by Nicole Mowbray
What would you say if I was to let you into a little-known way to quickly and easily make yourself look younger and thinner? There are side effects though; you’ll feel more happy and confident, your sleep will improve and you’ll no longer endure cravings for junk food.
Are you interested?
Ok, well it’s simple. All you have to do is cut down on the amount of sugar you eat.
It may sound miraculous, but all of these things have happened to me in the two years that I’ve been off the white stuff. In 2012, I ate granola, sushi and sweets and drank sugary drinks – cocktails, fresh juices and smoothies – on a regular basis. I thought I was having the time of my life. The only downside was, at a size 16, I was two or three dress sizes bigger than I am now, which often made me glum. While there’s nothing wrong with being a size 16 – we all know it’s the average dress size for a woman in the UK – I didn’t really understand why I couldn’t drop inches. Sure I had a ‘sweet tooth’, but I exercised, I didn’t eat lots of crisps or fried foods, I never had rich or oily meals. I couldn’t work out what was going wrong. I thought that it was saturated fat that was bad for you, and that you could burn off the sugars you consumed if you were an active person, as I was.
Turns out I was wrong.
Eating a diet high in sugar wasn’t only wrecking my dreams of an hourglass figure. What I hadn’t twigged, back in the Spring of 2012, was that what I was eating was also causing the fast-growing crop of fine lines on my face that I was accumulating in what seemed to be a very short period of time. Despite having never suffered with my skin before, in my late twenties and early thirties I’d begun suffering with acne and pigmentation. Aside from these visible changes, I was increasingly snappy, dogged by mood swings that would make me the life and soul of the party one minute, then grumpy, angry and upset the next. Although I’ve always been quite a sensitive soul, in my bad moods I never felt far away from dissolving into tears at the slightest provocation.
I put these mood swings down to the fact I was tired. Although I got off to sleep without any problem, I’d frequently wake in the middle of the night and sometimes stay awake for a couple of hours before managing to drop off just before I needed to get up in the morning.
Back then, it never dawned on me that my food intake had anything to do with all of this, let alone the fact that my hormones were up the creek and I suffered painful irregular periods. I knew my weight was directly related to what I was eating, but those other symptoms… that couldn’t be to do with what I was eating, could it?
Of course it could; and indeed, it did. I know this because in June 2012, I cut the majority of sugar out of my diet and, within a matter of months, all of these things had remedied themselves.
Although it began as an experiment, analysing the things I ate showed me one thing: that the vast majority of my diet (including all the things I’d naively assumed were ‘healthy’) were actually very high in sugar. And that was before I started counting all of the things I was eating that I already knew weren’t healthy: my afternoon chocolate fix, the occasional piece of cake, a fondness for cans of Coca Cola when I ‘needed energy’. Somewhere along the line, I’d gone very wrong.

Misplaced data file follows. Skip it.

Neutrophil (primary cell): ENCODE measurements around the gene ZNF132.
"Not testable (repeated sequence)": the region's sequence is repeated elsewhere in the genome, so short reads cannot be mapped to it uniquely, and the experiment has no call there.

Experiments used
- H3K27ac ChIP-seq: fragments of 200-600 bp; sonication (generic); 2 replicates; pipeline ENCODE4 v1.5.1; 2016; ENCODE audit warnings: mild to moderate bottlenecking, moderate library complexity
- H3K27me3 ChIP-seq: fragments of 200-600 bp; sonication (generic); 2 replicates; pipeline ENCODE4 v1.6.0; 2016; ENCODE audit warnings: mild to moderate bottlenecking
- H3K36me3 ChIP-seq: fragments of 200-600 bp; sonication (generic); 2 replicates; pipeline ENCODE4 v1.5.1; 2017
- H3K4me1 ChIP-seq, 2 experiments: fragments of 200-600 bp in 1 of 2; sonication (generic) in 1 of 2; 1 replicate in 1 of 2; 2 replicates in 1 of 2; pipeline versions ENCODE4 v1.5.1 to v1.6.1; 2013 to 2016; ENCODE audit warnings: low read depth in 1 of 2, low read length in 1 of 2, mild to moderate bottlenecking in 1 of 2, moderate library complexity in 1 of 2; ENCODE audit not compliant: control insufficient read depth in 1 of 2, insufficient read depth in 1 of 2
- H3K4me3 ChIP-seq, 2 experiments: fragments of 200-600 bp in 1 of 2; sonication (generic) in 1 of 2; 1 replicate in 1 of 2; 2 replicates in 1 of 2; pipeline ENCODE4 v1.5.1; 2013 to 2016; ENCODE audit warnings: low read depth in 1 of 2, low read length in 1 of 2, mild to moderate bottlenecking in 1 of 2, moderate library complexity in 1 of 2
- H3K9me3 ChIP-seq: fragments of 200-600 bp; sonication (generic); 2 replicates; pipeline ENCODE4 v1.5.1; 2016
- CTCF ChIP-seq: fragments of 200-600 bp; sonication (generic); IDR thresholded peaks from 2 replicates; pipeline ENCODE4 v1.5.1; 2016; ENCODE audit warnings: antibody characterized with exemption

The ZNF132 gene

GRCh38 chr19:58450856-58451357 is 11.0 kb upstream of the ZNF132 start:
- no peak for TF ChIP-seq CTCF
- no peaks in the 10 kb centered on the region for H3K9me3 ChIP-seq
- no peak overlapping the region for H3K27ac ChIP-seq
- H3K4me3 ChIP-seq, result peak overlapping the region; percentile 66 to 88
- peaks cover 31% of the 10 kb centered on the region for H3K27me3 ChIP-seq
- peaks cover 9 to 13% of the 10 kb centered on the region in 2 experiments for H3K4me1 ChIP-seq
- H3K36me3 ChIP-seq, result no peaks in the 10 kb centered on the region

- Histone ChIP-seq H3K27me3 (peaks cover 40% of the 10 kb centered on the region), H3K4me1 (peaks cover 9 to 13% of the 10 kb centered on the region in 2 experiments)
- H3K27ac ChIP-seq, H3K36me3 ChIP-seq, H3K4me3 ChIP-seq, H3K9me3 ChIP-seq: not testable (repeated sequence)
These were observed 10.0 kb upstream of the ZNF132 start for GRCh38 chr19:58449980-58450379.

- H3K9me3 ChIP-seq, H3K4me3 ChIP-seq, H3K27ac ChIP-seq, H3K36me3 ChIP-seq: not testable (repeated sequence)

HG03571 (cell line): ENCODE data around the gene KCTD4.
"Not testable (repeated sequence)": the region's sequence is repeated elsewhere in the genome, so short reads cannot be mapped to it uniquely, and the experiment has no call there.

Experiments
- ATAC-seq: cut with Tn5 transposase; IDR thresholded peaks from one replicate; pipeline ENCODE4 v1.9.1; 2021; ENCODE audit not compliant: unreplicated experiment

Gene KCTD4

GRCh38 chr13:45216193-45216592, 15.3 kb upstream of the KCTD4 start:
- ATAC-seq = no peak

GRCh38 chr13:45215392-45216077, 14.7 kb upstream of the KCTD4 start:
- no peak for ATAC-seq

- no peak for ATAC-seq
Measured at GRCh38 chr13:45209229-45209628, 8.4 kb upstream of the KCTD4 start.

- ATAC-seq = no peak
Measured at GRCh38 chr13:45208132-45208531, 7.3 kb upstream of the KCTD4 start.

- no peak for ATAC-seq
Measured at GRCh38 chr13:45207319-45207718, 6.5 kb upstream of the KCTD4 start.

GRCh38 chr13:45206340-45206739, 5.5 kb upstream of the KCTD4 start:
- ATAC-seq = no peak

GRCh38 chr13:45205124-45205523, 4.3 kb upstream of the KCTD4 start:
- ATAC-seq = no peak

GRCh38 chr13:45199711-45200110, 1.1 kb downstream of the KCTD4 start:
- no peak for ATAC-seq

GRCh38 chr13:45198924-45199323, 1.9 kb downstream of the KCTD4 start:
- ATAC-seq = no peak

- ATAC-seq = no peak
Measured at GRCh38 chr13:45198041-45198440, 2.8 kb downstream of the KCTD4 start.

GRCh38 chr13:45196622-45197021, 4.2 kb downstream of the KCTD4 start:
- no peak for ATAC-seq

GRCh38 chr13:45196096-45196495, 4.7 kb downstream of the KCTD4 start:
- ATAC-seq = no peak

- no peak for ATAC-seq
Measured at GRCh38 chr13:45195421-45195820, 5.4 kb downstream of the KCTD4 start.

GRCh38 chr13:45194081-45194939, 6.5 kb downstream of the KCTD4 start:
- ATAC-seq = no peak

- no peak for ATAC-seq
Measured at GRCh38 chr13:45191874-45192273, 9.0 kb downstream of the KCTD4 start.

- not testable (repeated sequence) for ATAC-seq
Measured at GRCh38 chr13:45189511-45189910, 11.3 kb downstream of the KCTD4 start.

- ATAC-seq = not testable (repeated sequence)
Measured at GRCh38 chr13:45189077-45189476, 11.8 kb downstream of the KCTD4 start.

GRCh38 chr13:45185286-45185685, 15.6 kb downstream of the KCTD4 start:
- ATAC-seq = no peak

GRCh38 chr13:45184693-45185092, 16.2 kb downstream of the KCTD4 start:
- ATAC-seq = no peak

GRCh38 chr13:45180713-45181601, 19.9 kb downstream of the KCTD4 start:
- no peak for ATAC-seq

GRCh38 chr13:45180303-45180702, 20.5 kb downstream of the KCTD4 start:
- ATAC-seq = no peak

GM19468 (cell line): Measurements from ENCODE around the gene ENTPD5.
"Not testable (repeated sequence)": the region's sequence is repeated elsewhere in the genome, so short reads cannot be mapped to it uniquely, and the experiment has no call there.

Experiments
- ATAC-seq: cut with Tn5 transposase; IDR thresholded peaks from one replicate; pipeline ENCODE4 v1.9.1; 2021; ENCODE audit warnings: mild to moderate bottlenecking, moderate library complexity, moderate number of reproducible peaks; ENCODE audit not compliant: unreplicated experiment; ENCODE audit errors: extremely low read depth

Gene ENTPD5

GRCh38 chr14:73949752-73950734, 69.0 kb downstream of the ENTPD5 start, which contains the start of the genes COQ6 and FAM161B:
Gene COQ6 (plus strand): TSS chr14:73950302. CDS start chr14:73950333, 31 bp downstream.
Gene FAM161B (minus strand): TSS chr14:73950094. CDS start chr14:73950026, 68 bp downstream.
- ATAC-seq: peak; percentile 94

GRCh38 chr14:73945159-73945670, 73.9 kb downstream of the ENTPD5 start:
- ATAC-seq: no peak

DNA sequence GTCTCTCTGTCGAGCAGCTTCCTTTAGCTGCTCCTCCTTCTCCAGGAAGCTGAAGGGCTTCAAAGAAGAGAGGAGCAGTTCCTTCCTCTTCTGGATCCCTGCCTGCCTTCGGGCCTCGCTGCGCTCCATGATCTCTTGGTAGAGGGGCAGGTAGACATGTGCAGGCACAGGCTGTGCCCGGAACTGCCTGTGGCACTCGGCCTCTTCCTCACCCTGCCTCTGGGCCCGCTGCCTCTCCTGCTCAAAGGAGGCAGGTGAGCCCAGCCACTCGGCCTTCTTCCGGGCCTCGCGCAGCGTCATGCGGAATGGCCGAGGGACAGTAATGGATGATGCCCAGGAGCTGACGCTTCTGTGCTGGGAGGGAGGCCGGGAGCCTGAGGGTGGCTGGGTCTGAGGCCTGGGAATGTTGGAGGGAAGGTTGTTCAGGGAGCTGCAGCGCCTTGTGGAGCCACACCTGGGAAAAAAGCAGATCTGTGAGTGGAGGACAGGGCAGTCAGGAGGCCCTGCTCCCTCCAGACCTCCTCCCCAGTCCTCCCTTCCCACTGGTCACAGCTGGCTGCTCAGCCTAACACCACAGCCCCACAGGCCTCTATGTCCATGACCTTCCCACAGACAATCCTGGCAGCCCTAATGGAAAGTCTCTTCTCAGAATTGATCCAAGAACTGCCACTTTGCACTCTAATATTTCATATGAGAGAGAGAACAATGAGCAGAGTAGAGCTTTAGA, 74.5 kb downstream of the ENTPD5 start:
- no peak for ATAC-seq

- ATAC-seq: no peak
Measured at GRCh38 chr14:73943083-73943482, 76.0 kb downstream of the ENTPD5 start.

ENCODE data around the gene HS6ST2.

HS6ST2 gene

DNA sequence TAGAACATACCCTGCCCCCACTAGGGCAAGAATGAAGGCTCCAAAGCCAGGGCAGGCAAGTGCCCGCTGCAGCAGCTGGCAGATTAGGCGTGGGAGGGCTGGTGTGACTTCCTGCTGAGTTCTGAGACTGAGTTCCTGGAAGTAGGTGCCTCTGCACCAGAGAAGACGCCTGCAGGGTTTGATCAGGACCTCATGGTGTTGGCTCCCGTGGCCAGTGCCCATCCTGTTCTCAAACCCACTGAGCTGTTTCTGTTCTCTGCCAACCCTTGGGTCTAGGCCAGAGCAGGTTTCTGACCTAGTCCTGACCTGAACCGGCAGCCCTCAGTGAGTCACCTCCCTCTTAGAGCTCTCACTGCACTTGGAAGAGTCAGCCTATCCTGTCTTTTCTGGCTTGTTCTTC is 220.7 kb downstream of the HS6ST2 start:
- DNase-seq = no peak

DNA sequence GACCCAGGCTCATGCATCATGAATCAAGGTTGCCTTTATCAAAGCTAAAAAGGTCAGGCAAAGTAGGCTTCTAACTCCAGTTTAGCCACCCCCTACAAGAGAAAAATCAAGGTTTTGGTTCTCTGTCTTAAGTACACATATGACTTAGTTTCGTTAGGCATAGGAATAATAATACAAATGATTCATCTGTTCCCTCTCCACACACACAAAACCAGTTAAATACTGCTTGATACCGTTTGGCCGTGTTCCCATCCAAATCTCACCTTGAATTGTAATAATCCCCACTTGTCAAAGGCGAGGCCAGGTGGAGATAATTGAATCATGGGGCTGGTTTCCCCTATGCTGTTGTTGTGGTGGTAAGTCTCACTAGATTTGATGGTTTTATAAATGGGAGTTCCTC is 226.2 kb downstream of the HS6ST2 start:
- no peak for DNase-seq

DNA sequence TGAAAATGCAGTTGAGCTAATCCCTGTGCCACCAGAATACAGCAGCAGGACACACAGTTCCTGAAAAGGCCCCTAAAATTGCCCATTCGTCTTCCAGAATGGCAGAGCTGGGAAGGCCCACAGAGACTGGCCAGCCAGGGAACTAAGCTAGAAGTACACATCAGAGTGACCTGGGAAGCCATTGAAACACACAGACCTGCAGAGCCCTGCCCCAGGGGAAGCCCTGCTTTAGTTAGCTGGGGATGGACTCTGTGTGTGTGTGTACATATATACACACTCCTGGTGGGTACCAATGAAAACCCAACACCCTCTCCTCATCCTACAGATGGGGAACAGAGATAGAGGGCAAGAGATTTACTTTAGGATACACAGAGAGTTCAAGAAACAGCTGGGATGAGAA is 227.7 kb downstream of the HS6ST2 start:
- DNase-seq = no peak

But it was surprisingly easy to put right, which is where Sweet Nothing comes in. Two years on, I have teamed up with some of this country’s leading experts to explain how you can give up sugar, and why you should. The book features expert nutritional therapist Ian Marber to explain all the food science stuff, cosmetic dermatologist Mica Engel explains what sugar does to our skin, hot nutritionist and personal trainer Holly Pannett shares her favourite recipes and tips and James Duigan’s Clean and Lean team – which were the books that first set me on this road – are on hand for moral support.
And you don’t need to take our word for it. In the spring of 2014, the UN’s World Health Organisation actually said that the obesity crisis was being fuelled by hidden added sugars. They want to take action and are currently considering a recommendation that would see all of us halving our intake of added sugars, as well as sugars that are naturally present in things like honey, syrups, fruit juices and fruit concentrates later in the year.
Which is all very well, but how do we do it?
It’s actually very easy. We just stop buying products with sugar in them. Sweet Nothing will tell you how to recognise products with a high content of added sugar; these can be the first things you cut out, and progress from there. The key lies in demystifying those ingredients labels and visualising how much sugar you are eating.
Sweet Nothing is the story of me – a normal woman in my early thirties and my desire to find a balance between being healthy and enjoying myself. I chose to do that by quitting sugar wherever it was possible to so. The fact that you’re reading this shows that you’re already one step on the road to changing your life for the better. Take the plunge!
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